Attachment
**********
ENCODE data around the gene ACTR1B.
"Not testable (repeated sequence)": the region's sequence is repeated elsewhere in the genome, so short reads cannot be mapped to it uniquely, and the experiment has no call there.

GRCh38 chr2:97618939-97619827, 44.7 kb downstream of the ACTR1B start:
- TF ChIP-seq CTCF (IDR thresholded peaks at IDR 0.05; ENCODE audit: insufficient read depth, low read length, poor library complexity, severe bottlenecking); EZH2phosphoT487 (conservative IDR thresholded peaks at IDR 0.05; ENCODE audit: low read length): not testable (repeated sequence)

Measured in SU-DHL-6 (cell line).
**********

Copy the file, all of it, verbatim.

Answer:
ENCODE data around the gene ACTR1B.
"Not testable (repeated sequence)": the region's sequence is repeated elsewhere in the genome, so short reads cannot be mapped to it uniquely, and the experiment has no call there.

GRCh38 chr2:97618939-97619827, 44.7 kb downstream of the ACTR1B start:
- TF ChIP-seq CTCF (IDR thresholded peaks at IDR 0.05; ENCODE audit: insufficient read depth, low read length, poor library complexity, severe bottlenecking); EZH2phosphoT487 (conservative IDR thresholded peaks at IDR 0.05; ENCODE audit: low read length): not testable (repeated sequence)

Measured in SU-DHL-6 (cell line).